The Value of Time Spent

This week I am in Reno with a couple of Grace Church elders attending the Acts 29 West Multiply Conference. The first day was good and encouraging and I expect the second day will be much of the same.

Often in attending meetings there is a conviction that we must gift the time spent a value to gauge if it was worthwhile. Without a doubt there are times wasted that are to be avoided but on the other side we may not find an immediate application or result of things gained. This can be a big deal for attending a Christian conference.

I have served in environments that were so ingrown that attending a conference was practically prohibited and if you went to one the leadership had to be convinced it was worthwhile and you would make the church bigger and shinier upon return. There was little value placed on enrichment.

But for a pastor in my circumstance, being enriched and encouraged by gospel preaching and equipping is a significant value. Relational connection with others laboring for the same types of churches and kingdom expansion is worthwhile. And the church I serve benefits from having elders challenged by new ideas whether there is immediate implementation or not.

Don’t let the strangeness of culture be your bar for setting value on time spent. In Christ our time spent looks vastly different and pays abundant dividends.

 

The Well Meaning Pastor is the Problem

Not long ago I had a conversation with some young men feeling called to vocational ministry and as we talked of what it means to be a faithful pastor, we mentioned a man we each had interacted with and I found myself saying, “he means well.”

But meaning well might be the problem.

Jim Hamilton has a new post on 9Marks about those “well-meaning” men that are treating Christianity as nothing more than a new form of therapy.

“The pastors who pose the greatest threat to the church today will confess belief in the right things. They will confess the authority and inerrancy of the Bible, that Jesus saves, and that he is the only way of salvation…”

“They are a threat because, in spite of their confession, their words and actions treat Christianity as nothing more than the best form of therapy. They treat it as self-help. They treat it as the path to better marriages, better parent-child relationships, better attitudes and performance at work, and on and on.”

Hamilton goes on to clearly state what Christianity is about primarily.

Christianity is about telling this true story in the words of the Bible so that, by the power of the Holy Spirit, people come to see God, the world, and themselves correctly.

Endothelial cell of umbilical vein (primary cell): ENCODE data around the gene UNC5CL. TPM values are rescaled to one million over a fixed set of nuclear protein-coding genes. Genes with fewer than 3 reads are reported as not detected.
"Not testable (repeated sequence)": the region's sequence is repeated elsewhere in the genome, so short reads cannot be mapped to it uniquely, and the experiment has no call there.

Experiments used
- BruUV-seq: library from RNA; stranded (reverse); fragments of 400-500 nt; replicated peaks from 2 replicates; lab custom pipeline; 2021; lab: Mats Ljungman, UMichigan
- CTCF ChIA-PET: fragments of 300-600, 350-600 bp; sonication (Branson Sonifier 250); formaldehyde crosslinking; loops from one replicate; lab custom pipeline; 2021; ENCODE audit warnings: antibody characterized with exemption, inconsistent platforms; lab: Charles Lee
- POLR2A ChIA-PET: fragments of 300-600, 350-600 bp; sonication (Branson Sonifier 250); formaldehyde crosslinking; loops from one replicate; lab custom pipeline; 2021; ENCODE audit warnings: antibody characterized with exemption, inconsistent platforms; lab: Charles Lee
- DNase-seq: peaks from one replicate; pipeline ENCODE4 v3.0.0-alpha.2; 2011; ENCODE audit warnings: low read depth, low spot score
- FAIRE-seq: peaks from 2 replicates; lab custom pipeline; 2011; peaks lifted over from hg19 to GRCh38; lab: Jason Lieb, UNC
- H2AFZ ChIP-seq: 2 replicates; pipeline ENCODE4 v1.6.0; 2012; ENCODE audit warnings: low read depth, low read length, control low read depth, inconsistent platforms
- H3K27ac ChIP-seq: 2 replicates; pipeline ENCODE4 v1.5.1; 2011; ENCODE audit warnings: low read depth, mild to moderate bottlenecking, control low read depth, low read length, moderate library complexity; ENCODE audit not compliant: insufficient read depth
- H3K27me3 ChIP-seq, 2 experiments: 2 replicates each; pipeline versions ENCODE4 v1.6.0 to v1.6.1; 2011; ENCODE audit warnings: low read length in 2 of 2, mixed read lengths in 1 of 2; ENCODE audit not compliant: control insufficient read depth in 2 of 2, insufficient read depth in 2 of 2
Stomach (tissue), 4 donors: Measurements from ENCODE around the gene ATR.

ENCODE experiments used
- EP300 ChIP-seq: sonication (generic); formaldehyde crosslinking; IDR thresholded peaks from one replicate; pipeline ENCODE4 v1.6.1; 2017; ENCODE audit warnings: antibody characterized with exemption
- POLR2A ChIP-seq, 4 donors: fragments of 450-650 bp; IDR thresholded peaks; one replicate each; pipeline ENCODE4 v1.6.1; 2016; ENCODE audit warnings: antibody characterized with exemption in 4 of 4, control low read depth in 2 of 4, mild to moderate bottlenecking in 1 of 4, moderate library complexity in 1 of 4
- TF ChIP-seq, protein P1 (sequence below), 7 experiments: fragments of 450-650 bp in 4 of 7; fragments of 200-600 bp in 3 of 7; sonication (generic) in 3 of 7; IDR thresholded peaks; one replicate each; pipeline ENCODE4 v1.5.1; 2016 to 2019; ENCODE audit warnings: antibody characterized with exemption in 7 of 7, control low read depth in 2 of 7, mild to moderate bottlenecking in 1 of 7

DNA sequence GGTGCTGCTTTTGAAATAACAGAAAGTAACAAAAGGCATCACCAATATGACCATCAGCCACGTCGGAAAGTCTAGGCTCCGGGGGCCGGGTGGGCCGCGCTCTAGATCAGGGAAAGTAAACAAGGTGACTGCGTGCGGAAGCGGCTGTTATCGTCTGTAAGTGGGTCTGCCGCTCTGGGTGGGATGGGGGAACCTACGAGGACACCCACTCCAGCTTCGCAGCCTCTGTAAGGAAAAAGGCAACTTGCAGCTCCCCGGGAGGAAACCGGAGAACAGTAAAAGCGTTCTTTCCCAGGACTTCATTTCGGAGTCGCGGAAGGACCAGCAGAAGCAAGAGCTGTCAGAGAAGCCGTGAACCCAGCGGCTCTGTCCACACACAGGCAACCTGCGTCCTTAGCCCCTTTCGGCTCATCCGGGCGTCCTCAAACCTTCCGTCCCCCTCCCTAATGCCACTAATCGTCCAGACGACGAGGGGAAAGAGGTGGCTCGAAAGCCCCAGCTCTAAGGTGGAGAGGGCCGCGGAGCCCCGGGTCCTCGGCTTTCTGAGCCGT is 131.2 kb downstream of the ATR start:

Christianity is about the triune God and the two natures of Christ.

Christianity is about the Holy Spirit supernaturally causing people to be born again so that they love this story and find in it their hope and joy.

Christianity is about trusting the Word of God with all our hearts and not leaning on our own understanding—or on our own ideas about what works or what is relevant.

Christianity is about longing for the return of Christ, who, when he comes, will set up his kingdom, which means that this is not our home.

I found this very helpful in thinking through how we lead churches. And Hamilton gives great advice for churches looking for a pastor.

None of the books in my study are pop-physiology and I have no plan to go that route. I pray that more men in the pastorate would eventually agree.

Pastors caring for pastors

I enjoy the opportunities I have to interact with and encourage other pastors. One of my roles at our church is to serve other evangelical pastors and churches and I am on the board of our church association. There is so much pastors can sharpen each other on and ways we can encourage each other that those outside of vocation ministry can not. That being said… it is rare to find pastors willing to pour into each other.

Certainly the first priority of the pastor is to care for the flock entrusted to him and I understand that busy schedules can get in the way of building relationships, but most often this is not the reason we avoid each other. In the years I have interacted with other pastors I most often recognize insecurity and territorialism as the reasons there is no relationship. Sadly, this reality has a greater impact on the local church these men lead as they do not raise up new leaders but it also robs the kingdom of church unity.

“…insecurity and territorialism as the reasons there is no relationship…”

John Pond has some good cues for pastors on the Gospel Coalition. While his point is older pastors interacting with younger, I think his suggestions are useful for all pastor and really anyone looking to build a relationship.

Pond says we must be listeners; we should reflect on our similar experience; be careful to not make assumption about one another; and we must pray for each other.

I commend the whole post to you. Now go and build some relationships!